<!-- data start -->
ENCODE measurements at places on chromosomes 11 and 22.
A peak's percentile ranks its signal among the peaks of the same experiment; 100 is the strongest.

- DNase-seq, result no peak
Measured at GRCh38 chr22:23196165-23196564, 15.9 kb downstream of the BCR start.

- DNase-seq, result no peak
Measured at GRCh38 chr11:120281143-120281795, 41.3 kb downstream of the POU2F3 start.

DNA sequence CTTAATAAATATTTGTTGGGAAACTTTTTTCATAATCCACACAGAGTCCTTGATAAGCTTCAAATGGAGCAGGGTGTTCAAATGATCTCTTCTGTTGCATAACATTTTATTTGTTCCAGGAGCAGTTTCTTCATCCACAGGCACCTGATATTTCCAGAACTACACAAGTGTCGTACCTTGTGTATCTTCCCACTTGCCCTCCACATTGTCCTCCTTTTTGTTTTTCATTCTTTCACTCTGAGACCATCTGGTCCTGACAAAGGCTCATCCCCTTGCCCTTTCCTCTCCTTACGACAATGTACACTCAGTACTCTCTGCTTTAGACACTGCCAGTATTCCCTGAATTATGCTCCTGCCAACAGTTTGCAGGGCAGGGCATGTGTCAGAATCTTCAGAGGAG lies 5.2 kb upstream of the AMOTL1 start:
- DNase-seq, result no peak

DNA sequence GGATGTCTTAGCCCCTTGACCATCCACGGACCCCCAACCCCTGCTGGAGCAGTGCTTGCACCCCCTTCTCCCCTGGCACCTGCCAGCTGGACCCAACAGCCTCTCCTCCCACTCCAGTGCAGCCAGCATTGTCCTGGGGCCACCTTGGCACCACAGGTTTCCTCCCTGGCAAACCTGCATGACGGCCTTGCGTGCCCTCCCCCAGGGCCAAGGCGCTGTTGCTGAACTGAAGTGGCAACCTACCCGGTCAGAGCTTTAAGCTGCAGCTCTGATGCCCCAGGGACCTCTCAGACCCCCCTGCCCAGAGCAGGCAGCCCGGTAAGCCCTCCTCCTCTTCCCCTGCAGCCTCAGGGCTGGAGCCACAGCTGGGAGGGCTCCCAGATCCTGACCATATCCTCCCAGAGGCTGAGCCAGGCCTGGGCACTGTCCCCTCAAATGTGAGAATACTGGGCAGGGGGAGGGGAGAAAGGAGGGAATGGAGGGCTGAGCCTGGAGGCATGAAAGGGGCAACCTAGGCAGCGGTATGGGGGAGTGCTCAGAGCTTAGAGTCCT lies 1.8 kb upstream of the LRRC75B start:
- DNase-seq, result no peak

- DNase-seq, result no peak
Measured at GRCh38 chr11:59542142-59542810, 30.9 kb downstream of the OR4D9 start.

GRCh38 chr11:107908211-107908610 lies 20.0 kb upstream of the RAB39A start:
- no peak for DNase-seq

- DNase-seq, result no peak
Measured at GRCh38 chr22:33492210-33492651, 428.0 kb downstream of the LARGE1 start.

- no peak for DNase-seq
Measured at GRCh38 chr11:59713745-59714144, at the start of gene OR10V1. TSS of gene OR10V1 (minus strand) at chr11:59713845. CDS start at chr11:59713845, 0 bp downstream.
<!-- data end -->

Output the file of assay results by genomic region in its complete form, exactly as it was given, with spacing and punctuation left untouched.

ENCODE measurements at places on chromosomes 11 and 22.
A peak's percentile ranks its signal among the peaks of the same experiment; 100 is the strongest.

- DNase-seq, result no peak
Measured at GRCh38 chr22:23196165-23196564, 15.9 kb downstream of the BCR start.

- DNase-seq, result no peak
Measured at GRCh38 chr11:120281143-120281795, 41.3 kb downstream of the POU2F3 start.

DNA sequence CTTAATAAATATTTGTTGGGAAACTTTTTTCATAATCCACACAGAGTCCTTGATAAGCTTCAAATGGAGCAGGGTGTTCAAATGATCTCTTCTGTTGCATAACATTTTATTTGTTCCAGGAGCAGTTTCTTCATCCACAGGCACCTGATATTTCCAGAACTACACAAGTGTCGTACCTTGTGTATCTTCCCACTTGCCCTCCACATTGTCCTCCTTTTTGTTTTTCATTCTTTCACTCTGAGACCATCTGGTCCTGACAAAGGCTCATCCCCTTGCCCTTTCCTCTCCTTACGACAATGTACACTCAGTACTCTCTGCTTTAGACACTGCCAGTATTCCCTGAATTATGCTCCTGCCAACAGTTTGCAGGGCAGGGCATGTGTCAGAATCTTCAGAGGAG lies 5.2 kb upstream of the AMOTL1 start:
- DNase-seq, result no peak

DNA sequence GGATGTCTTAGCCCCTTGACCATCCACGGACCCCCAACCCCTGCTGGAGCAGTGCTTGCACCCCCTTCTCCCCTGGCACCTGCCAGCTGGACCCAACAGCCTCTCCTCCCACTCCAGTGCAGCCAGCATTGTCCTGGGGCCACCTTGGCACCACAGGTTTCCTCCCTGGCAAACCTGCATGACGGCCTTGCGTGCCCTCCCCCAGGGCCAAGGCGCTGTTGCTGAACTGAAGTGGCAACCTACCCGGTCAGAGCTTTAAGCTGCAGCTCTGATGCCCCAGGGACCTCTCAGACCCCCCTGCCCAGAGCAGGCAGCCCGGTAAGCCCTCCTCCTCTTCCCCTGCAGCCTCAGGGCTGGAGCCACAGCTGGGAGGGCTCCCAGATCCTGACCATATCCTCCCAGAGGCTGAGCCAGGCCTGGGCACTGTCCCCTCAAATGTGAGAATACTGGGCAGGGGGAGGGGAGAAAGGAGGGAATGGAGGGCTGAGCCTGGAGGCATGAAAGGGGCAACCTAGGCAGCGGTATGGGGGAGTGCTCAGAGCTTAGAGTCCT lies 1.8 kb upstream of the LRRC75B start:
- DNase-seq, result no peak

- DNase-seq, result no peak
Measured at GRCh38 chr11:59542142-59542810, 30.9 kb downstream of the OR4D9 start.

GRCh38 chr11:107908211-107908610 lies 20.0 kb upstream of the RAB39A start:
- no peak for DNase-seq

- DNase-seq, result no peak
Measured at GRCh38 chr22:33492210-33492651, 428.0 kb downstream of the LARGE1 start.

- no peak for DNase-seq
Measured at GRCh38 chr11:59713745-59714144, at the start of gene OR10V1. TSS of gene OR10V1 (minus strand) at chr11:59713845. CDS start at chr11:59713845, 0 bp downstream.